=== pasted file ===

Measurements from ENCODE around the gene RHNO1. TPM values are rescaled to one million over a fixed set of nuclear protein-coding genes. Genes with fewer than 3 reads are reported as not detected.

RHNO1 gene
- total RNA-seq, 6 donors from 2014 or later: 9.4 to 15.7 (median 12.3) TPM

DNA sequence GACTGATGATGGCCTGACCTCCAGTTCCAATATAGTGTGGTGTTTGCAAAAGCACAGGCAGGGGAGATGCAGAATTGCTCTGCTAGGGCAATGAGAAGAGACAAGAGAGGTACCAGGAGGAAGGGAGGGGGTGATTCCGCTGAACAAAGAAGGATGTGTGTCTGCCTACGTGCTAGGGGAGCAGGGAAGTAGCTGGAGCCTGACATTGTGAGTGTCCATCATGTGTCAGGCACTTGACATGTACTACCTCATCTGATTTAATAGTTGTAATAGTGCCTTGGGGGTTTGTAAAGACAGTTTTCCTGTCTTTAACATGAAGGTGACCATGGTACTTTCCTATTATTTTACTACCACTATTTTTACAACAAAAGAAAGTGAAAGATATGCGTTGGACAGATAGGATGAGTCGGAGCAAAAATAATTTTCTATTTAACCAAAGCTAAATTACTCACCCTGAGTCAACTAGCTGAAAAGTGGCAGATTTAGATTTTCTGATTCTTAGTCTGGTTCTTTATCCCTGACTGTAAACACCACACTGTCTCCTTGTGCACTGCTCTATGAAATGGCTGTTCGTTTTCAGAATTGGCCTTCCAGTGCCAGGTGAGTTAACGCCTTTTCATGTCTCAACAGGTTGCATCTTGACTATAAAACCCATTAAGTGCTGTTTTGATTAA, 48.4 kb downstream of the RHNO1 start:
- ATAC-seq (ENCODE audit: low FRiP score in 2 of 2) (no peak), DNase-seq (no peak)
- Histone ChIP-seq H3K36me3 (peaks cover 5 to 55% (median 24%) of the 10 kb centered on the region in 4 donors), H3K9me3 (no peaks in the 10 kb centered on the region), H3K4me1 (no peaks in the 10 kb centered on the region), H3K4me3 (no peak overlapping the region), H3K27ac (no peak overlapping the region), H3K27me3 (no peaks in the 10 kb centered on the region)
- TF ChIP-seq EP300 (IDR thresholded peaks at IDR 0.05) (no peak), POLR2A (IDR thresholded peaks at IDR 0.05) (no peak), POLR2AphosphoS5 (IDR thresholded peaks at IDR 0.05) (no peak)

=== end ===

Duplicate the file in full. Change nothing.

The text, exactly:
Measurements from ENCODE around the gene RHNO1. TPM values are rescaled to one million over a fixed set of nuclear protein-coding genes. Genes with fewer than 3 reads are reported as not detected.

RHNO1 gene
- total RNA-seq, 6 donors from 2014 or later: 9.4 to 15.7 (median 12.3) TPM

DNA sequence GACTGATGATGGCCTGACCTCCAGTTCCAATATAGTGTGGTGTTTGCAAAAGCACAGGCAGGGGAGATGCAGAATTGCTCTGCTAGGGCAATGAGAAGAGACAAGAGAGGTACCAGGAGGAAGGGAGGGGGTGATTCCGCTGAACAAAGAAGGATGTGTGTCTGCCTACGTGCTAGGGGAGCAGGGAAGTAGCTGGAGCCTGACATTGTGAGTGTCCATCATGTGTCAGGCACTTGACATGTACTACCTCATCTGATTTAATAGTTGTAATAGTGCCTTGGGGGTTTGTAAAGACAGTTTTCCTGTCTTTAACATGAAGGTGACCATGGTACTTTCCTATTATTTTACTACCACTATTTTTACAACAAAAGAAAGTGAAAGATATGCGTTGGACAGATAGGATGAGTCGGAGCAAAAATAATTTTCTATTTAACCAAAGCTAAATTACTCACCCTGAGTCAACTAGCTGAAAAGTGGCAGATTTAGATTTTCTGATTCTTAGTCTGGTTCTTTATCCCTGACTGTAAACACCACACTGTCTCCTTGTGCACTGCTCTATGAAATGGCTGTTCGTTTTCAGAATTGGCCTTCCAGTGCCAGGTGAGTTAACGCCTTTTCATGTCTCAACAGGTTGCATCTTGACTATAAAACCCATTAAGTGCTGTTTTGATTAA, 48.4 kb downstream of the RHNO1 start:
- ATAC-seq (ENCODE audit: low FRiP score in 2 of 2) (no peak), DNase-seq (no peak)
- Histone ChIP-seq H3K36me3 (peaks cover 5 to 55% (median 24%) of the 10 kb centered on the region in 4 donors), H3K9me3 (no peaks in the 10 kb centered on the region), H3K4me1 (no peaks in the 10 kb centered on the region), H3K4me3 (no peak overlapping the region), H3K27ac (no peak overlapping the region), H3K27me3 (no peaks in the 10 kb centered on the region)
- TF ChIP-seq EP300 (IDR thresholded peaks at IDR 0.05) (no peak), POLR2A (IDR thresholded peaks at IDR 0.05) (no peak), POLR2AphosphoS5 (IDR thresholded peaks at IDR 0.05) (no peak)